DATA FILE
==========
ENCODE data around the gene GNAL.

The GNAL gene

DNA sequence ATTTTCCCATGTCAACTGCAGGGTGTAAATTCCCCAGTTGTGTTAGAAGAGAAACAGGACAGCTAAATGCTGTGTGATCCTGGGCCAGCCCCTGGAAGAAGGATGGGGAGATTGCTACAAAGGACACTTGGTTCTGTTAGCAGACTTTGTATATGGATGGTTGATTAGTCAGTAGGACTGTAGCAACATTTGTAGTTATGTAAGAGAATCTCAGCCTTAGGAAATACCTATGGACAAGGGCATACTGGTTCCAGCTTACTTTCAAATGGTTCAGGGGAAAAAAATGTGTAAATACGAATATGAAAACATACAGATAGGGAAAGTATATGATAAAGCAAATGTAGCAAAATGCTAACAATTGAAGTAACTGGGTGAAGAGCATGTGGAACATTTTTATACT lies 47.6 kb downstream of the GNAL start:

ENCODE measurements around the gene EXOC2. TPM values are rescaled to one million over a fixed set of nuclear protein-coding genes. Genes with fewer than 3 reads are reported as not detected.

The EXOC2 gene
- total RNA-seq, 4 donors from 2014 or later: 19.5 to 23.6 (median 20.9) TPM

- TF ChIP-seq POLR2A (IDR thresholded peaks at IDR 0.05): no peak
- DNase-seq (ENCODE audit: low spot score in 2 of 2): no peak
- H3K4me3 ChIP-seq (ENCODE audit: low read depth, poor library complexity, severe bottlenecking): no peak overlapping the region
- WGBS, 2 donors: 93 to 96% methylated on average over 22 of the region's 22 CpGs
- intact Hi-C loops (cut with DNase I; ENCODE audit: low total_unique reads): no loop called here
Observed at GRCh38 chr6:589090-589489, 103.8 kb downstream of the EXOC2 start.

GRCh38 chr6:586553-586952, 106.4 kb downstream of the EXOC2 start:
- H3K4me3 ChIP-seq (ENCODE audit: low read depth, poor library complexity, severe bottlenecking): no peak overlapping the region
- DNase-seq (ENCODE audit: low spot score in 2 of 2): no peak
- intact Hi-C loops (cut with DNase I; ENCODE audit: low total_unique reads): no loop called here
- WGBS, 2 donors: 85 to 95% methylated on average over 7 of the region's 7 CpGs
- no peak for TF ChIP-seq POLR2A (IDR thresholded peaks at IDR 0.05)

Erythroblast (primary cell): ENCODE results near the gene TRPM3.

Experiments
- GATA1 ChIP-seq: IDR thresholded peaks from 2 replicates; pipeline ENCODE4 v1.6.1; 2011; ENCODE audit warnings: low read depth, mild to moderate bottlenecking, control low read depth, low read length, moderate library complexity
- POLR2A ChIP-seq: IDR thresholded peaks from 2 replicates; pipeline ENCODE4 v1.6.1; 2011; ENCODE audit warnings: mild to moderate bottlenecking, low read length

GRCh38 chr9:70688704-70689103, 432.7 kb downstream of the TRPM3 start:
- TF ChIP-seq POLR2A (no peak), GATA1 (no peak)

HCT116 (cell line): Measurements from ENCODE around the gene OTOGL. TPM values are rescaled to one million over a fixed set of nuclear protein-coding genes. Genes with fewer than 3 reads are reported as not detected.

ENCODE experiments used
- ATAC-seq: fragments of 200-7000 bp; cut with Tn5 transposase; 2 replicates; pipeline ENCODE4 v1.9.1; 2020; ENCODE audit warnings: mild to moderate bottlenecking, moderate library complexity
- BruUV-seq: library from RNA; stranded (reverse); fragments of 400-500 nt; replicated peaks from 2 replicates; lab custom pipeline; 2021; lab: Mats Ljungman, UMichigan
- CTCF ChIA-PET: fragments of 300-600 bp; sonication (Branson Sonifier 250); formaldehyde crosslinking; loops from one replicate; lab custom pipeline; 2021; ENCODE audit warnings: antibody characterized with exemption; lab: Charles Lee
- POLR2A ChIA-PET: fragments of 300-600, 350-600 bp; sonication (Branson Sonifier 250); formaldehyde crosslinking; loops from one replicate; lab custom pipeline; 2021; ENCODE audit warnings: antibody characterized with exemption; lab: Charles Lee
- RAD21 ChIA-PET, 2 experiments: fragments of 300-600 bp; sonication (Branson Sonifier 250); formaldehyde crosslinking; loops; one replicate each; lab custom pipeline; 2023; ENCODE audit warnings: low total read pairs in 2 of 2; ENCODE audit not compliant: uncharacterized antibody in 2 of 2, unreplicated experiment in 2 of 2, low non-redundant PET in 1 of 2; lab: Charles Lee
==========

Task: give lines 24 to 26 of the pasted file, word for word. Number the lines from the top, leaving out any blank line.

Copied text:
- TF ChIP-seq POLR2A (no peak), GATA1 (no peak)

HCT116 (cell line): Measurements from ENCODE around the gene OTOGL. TPM values are rescaled to one million over a fixed set of nuclear protein-coding genes. Genes with fewer than 3 reads are reported as not detected.

ENCODE experiments used